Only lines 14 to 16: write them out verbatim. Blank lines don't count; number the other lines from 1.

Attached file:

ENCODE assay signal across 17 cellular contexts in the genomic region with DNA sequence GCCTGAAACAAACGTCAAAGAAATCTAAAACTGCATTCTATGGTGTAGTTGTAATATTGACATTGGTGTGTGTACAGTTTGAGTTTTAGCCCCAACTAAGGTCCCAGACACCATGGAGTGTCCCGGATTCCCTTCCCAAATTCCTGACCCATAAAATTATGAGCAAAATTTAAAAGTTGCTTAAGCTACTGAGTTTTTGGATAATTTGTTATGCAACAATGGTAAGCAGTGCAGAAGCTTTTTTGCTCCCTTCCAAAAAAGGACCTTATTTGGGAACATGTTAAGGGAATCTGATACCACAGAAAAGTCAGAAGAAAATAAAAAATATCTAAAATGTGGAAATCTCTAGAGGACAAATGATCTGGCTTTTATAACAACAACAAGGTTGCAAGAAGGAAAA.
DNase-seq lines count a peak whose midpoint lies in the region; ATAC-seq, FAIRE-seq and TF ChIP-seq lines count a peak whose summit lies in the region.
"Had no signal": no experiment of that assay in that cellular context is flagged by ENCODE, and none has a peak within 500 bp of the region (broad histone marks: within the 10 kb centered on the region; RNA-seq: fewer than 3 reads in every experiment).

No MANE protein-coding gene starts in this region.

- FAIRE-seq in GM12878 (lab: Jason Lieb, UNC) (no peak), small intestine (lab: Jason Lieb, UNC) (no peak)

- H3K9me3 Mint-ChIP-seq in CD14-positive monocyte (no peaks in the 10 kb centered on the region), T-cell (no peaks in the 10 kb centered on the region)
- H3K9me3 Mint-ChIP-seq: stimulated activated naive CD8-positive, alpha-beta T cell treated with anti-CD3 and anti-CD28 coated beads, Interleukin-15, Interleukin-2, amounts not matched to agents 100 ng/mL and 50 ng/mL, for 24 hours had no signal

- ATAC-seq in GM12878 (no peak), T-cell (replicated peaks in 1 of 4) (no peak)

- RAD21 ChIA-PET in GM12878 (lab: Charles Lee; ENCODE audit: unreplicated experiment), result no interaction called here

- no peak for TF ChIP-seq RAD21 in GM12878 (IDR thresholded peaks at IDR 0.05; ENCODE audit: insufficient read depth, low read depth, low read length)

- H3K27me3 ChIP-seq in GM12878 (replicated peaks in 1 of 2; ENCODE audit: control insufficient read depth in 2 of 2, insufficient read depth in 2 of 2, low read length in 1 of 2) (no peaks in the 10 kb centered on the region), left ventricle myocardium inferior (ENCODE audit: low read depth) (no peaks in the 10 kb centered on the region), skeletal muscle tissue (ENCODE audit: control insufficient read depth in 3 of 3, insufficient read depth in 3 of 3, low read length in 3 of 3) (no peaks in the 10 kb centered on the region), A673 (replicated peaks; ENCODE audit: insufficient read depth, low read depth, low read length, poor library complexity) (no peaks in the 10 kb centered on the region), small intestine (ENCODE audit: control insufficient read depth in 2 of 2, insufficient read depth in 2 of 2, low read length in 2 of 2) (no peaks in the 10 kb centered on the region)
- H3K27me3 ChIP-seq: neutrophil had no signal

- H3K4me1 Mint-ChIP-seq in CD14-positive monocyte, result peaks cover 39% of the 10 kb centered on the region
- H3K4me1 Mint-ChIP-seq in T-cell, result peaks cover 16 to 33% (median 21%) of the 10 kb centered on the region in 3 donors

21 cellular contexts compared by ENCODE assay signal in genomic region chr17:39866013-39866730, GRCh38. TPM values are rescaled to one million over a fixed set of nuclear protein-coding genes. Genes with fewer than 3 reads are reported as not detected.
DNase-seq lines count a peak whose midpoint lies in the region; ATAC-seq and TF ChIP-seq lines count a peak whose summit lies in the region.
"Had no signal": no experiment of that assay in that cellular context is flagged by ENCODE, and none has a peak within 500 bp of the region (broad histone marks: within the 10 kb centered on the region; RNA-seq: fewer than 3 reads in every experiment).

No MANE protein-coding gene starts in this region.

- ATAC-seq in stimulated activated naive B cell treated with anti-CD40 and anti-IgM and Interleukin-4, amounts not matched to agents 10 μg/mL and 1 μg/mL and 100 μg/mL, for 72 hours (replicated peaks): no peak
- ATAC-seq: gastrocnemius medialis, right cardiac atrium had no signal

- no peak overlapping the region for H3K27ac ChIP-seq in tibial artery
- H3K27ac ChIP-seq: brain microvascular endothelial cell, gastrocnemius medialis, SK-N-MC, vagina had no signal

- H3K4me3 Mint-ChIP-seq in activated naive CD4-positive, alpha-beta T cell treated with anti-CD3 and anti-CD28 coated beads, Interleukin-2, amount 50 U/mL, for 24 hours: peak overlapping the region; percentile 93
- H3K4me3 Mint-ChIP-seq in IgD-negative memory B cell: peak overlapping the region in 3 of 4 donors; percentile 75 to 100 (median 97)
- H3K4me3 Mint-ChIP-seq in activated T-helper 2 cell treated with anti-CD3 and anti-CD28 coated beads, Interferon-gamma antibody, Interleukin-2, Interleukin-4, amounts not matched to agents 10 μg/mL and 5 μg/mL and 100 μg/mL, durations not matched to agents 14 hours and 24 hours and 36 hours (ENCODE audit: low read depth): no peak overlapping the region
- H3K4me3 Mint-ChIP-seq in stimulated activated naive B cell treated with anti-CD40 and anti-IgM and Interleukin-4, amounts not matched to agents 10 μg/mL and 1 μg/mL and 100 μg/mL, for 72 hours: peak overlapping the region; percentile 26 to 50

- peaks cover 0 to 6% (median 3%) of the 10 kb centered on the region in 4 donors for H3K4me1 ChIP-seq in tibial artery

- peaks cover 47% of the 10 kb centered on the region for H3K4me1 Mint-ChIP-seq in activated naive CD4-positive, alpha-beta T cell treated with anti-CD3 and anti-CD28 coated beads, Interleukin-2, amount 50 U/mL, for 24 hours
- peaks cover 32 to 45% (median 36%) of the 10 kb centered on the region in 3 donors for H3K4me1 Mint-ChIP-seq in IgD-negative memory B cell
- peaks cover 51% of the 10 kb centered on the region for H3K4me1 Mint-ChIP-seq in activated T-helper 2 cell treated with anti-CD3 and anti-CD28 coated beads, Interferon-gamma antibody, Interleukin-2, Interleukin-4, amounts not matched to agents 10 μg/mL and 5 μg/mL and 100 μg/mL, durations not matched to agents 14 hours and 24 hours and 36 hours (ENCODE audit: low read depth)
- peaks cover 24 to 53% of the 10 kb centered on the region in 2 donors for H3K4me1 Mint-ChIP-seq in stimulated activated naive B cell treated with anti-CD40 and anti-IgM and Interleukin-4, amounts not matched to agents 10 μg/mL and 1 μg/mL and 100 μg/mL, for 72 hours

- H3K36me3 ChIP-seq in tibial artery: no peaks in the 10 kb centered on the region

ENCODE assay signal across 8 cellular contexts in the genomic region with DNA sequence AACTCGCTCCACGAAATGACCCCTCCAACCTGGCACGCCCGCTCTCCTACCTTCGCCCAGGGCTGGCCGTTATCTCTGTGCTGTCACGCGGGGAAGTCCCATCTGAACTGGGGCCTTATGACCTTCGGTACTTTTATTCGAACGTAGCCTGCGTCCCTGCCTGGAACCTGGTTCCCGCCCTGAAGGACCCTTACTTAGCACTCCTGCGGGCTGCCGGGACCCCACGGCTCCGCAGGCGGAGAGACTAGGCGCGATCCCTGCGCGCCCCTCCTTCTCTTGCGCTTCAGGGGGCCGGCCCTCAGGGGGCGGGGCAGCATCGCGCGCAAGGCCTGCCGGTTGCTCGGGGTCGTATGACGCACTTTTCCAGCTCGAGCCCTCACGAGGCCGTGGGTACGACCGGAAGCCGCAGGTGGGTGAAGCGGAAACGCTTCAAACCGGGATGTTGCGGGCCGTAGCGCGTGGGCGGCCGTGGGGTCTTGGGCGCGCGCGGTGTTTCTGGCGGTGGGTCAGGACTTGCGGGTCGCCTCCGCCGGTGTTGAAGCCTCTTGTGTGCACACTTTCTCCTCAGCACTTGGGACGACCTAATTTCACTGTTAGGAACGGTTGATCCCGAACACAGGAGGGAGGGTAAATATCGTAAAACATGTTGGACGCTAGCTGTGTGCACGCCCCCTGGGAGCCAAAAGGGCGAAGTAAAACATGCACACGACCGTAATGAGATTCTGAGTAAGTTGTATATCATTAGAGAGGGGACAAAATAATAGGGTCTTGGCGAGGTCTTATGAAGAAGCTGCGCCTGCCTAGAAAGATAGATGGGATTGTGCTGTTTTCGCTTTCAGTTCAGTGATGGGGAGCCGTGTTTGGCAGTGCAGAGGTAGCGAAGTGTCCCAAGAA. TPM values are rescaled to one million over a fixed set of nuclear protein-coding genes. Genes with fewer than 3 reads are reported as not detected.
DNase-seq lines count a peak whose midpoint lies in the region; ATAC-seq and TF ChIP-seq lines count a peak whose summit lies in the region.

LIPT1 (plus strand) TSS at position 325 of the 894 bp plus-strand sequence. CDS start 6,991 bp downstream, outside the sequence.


- H3K4me1 Mint-ChIP-seq in T-cell, result peaks cover 16 to 33% (median 21%) of the 10 kb centered on the region in 3 donors

21 cellular contexts compared by ENCODE assay signal in genomic region chr17:39866013-39866730, GRCh38. TPM values are rescaled to one million over a fixed set of nuclear protein-coding genes. Genes with fewer than 3 reads are reported as not detected.
DNase-seq lines count a peak whose midpoint lies in the region; ATAC-seq and TF ChIP-seq lines count a peak whose summit lies in the region.